The proposition that the G-Spot was purely mythological and more mental than physical appeared to anger Heather, who gesticulated wildly and began punctuating sentences with “That’s some bullshit.” She vehemently insists that she has one and, as proof, regaled me with tales of various lovers both who could and could not satisfy her.
“Anyone who says size doesn’t matter is fooling himself. But it’s not just size, it’s shape, too. I was with this one guy who, for the life of him, could not make me come when we had sex. No matter how hard he tried, he just couldn’t hit it, you know? I think it was the shape, it kinda curved to the left, so he would put it in and it just wasn’t hitting it. So don’t tell me that there’s no G-spot because it is not that hard to get me off. All you have to do is hit a certain place a few times (at this point she goes off on a tangent, describing her plumbing in explicit detail), and if you hit it, I guarantee I will come.”
I asked how she could be so sure that it was, in fact, a G-spot issue. “The scientists are claiming though that it could all be mental,” I countered. “How can you prove that this wasn’t just a psychosomatic thing; like your subconscious telling you, I’m not so into this guy, and not allowing you to come?”
Heather flashed a coy smile. “I didn’t say he what?”couldn’t] make me come, I said he couldn’t make me come when we had sex.” Laughing, she continued. “Oh, he made me come all right, trust and believe that. It’s just that he had to use his fingers or his fist to hit [my G-spot].”
You Can’t Spell Gratification without the “G”
My friend Brad was in agreement with Heather and insisted that women do have a G-spot. To reach this conclusion, he relied heavily upon his experiences with one particular woman who was very vocal regarding her needs.
“I know it’s there,” he said, “because she could have multiple vaginal orgasms, not just clitoral. [On one occasion] I had her over the hood of my truck. She said, ‘Whatever you’re hittin’, it feels good.’ Usually, in her apartment, on the bed, or tied down to the dining room table, different positions yielded different results but the verbalizations were all the same: ‘That’s it, baby. Right there! That’s the spot!’ I assume [she meant] the G-spot.”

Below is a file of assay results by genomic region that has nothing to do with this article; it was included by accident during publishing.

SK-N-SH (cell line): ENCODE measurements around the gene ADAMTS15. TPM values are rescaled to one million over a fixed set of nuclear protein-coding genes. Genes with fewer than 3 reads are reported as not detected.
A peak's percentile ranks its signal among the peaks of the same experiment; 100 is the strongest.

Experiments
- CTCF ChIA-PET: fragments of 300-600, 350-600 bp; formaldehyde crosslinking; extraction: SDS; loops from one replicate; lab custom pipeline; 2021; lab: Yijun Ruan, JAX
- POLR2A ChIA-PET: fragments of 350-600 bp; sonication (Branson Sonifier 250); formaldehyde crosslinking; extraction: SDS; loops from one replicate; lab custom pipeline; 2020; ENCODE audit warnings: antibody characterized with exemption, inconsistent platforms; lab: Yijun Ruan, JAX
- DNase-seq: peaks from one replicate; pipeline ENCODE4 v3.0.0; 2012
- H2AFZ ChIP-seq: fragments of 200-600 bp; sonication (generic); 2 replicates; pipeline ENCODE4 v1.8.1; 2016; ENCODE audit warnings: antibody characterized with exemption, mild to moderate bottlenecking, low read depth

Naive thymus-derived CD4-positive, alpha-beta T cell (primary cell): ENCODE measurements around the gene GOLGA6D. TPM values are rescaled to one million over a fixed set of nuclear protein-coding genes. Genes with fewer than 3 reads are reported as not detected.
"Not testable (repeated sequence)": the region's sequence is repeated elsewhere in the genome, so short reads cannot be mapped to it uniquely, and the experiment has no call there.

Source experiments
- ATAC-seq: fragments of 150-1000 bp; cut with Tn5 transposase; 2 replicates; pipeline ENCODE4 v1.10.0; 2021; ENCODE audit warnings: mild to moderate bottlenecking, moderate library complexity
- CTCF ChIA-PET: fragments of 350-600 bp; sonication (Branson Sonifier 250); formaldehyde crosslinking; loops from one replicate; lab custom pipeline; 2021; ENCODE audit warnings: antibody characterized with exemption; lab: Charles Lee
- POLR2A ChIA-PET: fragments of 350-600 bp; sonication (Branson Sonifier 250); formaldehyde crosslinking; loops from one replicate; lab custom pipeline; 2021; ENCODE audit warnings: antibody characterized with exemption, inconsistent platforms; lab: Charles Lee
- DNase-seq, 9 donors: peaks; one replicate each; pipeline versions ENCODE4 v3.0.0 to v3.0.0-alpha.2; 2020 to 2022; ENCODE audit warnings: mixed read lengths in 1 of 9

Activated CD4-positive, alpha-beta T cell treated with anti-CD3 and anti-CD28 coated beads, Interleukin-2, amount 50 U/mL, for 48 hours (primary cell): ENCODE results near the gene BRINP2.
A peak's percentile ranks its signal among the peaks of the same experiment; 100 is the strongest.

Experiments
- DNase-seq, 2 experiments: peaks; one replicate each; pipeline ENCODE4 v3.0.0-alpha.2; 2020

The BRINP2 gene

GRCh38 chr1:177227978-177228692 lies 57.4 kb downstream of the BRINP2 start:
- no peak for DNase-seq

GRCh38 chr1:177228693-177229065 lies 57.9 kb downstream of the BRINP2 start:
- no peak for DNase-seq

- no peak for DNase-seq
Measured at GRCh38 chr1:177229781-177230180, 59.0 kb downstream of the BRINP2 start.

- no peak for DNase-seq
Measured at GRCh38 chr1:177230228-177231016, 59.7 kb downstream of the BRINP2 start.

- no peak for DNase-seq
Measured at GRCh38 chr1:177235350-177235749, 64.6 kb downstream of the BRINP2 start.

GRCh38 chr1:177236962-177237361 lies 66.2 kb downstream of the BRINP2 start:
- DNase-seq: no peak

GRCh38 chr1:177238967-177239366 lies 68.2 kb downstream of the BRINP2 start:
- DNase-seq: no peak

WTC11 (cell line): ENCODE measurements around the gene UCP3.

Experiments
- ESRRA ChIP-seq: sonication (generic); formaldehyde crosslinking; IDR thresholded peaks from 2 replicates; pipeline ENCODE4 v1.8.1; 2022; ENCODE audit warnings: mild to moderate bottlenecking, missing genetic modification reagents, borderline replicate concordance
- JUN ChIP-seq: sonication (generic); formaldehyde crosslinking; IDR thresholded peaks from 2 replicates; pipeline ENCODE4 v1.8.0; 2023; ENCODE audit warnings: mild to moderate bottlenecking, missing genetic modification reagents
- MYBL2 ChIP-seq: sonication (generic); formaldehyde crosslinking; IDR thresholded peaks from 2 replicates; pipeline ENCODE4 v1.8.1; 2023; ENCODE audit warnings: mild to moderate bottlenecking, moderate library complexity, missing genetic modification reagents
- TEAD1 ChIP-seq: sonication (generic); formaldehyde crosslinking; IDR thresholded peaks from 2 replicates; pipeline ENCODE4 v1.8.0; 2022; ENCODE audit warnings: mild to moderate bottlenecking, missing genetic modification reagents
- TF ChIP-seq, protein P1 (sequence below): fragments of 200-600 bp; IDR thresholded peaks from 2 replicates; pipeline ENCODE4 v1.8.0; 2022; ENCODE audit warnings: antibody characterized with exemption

After offering to provide “the hardcore play-by-play, with all the dirty talk and spanking and light bondage,” I was not only convinced that Brad knew what he was talking about, but was kicking myself for never having let him throw me over his truck. Still, I had to ask if it was possible that there was some mental component to it all. “Perhaps it’s merely a matter of how tightly wound up a lady gets, or how turned on she is. I’m sure there’s a number of factors involved,” he conceded.
Several more interviews combined with years of experience under my belt (literally) leads me to conclude that the G-spot does exist, albeit with some limitations. Is it there? I believe it is. Are there additional factors that determine whether or not a woman gets off? Absolutely.
Ultimately though, it doesn’t really matter whether the G-spot is an actual part of a woman’s anatomy or a figment of her imagination. What matters is whether or not she’s being sexually satisfied. If believing she has a G-spot works for her, right on. If believing she doesn’t, that’s fine too. And if believing there’s a magical Leprechaun up there granting entry only to those deemed worthy of entering the gates, even better. In the end, I’m not sure what is to be gained by telling a woman that something she finds pleasurable is nothing more than folklore, fantasy or delusion. So despite what the scientists say I am holding firm. Women definitely have G-spots.
And also, Pluto is totally a planet.